To break the silence, victims and their supporters sometimes resort to “calling out” alleged harassers in public especially via social media. With the emergence of global movements against sexual violence like #MeToo and #TimesUp, the naming of alleged perpetrators has been deemed acceptable, even necessary. These movements are now present in my own university and several other universities and have been crucial in exposing cases and assisting victims of sexual harassment.
The protests and the public outrage obviously do not happen in a vacuum. These are usually the result of a very high level of frustration (by students, especially) over how sexual harassment cases are handled and resolved. I am of the opinion, however, that naming names publicly is not good practice, for at least two reasons. Firstly, in callout culture, the accused (in this case, faculty members) could be falsely and maliciously accused. Secondly, once we start naming the perpetrators, we open up the risk of naming the victims as well. Naming perpetrators could thus be harmful for victims who do not want to be exposed in a very public manner.
The determination of guilt or innocence of anyone accused should lie not on individuals but on institutional processes. All members of the community are free to hold and express personal beliefs on sexual harassment cases but it should not be up to individuals to decide who is guilty or innocent. Due process and due process alone must determine that. The task then is to shape due process. Members of an educational institution will have to agree on what would be fair and just for both accused and accuser, and what would produce a safe environment for everyone.
Educational institutions also have to contend with the fact that while proceedings on sexual harassment cases have to be kept confidential to protect all involved, especially the complainants, the community has the right to know about how cases are progressing and in what specific ways. The university must determine judiciously who the interested parties are and what kind of information can and must be shared with these parties. Transparency is important because it is a prerequisite for accountability. How can the community know that due process is being carried out and how can community members exact accountability from the university – and from each other – if they are kept in the dark? (READ: WATCH: Ateneo admin apologizes, vows action on sexual harassment)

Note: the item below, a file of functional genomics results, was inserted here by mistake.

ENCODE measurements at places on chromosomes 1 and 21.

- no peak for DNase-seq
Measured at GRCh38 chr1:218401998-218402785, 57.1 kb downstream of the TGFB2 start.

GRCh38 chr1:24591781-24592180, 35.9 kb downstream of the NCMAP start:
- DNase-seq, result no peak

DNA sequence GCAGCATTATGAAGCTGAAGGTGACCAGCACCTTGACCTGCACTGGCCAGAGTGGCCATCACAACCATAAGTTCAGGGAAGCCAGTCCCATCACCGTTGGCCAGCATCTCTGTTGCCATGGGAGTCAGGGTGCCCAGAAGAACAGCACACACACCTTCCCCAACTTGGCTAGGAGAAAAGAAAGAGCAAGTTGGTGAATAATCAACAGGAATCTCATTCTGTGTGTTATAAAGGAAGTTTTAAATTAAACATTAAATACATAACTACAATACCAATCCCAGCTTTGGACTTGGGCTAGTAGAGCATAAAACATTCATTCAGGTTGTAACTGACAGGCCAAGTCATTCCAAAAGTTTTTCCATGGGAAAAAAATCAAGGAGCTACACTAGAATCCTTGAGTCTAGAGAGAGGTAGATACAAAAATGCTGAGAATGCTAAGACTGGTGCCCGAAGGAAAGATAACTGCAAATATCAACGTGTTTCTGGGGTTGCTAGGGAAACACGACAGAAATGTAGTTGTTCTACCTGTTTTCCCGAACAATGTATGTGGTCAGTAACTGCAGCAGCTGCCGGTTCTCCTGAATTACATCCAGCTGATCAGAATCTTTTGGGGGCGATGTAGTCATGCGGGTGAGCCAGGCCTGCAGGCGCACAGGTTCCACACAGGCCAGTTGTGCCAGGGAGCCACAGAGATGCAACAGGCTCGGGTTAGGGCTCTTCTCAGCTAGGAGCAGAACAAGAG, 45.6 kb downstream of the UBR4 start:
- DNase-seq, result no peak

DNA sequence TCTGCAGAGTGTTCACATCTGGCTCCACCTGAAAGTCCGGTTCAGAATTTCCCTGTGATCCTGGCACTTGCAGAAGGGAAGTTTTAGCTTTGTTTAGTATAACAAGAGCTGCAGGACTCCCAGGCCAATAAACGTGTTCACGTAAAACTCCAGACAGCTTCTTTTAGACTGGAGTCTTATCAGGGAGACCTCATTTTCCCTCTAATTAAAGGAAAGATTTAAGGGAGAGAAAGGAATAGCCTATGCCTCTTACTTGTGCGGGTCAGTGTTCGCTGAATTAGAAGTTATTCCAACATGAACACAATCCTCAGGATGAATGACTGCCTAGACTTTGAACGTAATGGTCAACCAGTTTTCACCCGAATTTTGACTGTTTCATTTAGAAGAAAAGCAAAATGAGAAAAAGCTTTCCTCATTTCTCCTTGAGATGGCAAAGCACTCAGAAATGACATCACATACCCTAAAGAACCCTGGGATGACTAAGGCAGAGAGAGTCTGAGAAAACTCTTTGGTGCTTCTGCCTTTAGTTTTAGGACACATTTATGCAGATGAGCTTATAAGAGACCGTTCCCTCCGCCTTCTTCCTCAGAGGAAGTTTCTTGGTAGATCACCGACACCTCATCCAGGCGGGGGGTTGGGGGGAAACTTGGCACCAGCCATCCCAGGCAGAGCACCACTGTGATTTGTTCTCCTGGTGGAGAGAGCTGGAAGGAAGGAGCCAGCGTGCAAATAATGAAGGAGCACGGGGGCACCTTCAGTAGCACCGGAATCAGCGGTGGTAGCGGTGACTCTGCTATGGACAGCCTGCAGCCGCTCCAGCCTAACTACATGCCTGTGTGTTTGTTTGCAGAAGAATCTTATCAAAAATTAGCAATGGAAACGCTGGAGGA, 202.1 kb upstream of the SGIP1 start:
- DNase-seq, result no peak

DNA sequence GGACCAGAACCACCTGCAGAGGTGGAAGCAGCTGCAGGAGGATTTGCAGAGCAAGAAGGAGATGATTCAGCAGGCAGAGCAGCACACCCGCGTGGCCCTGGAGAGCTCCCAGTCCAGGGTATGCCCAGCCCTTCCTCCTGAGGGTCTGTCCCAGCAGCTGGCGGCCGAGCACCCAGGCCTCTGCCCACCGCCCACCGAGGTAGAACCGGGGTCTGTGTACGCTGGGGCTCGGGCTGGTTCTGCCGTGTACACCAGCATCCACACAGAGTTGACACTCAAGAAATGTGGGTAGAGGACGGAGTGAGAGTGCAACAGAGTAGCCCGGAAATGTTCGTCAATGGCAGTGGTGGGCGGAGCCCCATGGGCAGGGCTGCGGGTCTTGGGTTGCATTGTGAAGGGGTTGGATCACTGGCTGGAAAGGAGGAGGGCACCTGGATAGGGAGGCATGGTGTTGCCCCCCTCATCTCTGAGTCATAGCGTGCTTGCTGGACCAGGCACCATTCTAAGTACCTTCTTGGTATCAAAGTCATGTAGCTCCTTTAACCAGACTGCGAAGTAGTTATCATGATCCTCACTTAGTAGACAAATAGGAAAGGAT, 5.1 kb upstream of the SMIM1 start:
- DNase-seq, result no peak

In the words of Senator Risa Hontiveros, the primary author of the Safe Spaces Act, “The Safe Spaces Act protects the identities of the accused if they are minors, not adults accused of being sex offenders. While the law recognizes the right to due process, it does not promote non-transparency, nor does it condone any culture of secrecy regarding cases of sexual harassment, especially if it favors the harassers.”
Policy and cultural change
What is happening right now in my university and in many other universities is both policy change and cultural change. These should be welcomed despite the difficulty and the pain they may be causing to various stakeholders within and outside these universities.